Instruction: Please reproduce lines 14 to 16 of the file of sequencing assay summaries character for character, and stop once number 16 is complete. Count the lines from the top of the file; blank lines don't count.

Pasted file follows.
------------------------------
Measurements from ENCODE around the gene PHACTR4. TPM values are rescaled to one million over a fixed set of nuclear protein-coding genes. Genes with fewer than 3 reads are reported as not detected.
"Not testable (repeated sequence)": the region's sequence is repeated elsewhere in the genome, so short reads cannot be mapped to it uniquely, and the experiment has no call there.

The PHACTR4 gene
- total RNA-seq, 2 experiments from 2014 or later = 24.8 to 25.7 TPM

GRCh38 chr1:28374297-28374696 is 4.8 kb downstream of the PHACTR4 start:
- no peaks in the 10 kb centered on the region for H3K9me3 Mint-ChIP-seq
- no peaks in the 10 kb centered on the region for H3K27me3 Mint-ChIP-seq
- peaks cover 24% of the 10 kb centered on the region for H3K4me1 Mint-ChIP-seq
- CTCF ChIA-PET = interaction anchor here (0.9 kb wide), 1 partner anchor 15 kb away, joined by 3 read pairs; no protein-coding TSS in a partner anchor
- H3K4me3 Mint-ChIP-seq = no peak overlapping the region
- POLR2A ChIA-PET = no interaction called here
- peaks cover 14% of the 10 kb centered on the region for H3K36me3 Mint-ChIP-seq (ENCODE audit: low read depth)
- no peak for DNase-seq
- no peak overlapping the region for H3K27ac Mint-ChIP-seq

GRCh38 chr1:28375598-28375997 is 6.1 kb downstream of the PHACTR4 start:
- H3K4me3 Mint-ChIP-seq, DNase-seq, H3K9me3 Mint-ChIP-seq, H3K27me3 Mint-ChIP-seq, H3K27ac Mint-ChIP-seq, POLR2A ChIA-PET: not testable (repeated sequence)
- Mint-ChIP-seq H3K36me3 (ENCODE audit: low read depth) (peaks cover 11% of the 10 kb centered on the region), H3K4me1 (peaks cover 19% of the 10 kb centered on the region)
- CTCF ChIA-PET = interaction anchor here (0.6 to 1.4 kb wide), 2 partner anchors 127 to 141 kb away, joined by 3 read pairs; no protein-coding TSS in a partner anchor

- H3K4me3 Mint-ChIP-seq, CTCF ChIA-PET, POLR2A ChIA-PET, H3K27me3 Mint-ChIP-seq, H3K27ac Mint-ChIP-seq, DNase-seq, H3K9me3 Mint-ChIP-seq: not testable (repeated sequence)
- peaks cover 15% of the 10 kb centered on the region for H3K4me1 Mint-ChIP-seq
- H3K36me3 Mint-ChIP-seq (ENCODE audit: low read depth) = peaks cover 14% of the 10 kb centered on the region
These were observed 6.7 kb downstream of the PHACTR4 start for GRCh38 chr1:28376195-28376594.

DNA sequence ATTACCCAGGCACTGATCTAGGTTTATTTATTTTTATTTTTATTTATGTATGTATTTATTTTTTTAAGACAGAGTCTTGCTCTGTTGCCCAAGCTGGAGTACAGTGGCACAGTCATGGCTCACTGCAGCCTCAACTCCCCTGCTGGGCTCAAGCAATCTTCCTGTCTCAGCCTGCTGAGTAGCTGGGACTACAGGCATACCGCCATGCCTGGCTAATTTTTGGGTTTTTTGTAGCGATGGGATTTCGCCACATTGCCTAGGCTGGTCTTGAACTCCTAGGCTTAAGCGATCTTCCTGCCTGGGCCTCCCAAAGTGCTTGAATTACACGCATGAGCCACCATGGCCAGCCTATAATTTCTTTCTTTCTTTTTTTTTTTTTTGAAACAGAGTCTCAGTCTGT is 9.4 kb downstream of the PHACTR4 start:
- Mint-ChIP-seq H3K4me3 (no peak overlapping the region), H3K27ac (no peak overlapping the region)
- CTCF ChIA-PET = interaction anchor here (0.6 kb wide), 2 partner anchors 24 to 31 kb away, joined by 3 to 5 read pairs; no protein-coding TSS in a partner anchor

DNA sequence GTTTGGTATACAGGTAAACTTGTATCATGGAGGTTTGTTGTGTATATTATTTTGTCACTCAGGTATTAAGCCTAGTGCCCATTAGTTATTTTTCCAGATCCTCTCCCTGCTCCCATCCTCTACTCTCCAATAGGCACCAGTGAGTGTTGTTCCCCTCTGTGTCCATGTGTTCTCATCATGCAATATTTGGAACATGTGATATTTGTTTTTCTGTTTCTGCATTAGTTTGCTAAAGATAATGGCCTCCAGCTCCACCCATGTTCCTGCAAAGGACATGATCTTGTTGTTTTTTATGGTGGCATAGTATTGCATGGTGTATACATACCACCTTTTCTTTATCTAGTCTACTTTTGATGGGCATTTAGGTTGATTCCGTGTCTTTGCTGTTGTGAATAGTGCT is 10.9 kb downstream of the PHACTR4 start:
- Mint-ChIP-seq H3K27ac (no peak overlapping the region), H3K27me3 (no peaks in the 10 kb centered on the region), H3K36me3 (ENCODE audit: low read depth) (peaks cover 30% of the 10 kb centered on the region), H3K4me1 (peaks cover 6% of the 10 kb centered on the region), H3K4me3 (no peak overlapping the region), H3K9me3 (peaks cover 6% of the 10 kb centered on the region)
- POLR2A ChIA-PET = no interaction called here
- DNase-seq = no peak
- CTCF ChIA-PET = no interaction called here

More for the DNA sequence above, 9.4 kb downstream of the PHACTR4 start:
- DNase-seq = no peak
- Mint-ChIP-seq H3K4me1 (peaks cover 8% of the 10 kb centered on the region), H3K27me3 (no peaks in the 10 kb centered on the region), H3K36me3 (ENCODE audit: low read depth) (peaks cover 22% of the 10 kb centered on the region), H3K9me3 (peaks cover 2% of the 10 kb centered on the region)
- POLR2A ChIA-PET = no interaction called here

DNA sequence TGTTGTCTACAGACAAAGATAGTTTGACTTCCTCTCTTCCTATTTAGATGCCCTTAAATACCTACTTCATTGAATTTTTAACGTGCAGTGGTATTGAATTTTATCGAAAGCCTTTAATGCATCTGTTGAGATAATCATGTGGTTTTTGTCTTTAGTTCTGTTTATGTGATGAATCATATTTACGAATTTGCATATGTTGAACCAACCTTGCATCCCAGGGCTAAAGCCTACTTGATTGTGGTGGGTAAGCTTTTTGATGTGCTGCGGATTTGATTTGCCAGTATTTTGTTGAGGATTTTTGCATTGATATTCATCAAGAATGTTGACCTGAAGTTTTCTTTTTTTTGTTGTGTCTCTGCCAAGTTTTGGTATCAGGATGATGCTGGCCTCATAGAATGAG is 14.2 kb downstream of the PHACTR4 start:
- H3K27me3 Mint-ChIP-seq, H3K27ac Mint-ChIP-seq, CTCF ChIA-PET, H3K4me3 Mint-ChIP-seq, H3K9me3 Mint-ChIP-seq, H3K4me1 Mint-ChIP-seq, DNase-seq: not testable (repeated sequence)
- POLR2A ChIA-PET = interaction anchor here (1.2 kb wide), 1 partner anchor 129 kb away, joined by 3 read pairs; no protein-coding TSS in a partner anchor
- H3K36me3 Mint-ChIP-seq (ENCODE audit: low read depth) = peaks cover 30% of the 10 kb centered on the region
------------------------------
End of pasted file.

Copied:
- no peak overlapping the region for H3K27ac Mint-ChIP-seq

GRCh38 chr1:28375598-28375997 is 6.1 kb downstream of the PHACTR4 start:
- H3K4me3 Mint-ChIP-seq, DNase-seq, H3K9me3 Mint-ChIP-seq, H3K27me3 Mint-ChIP-seq, H3K27ac Mint-ChIP-seq, POLR2A ChIA-PET: not testable (repeated sequence)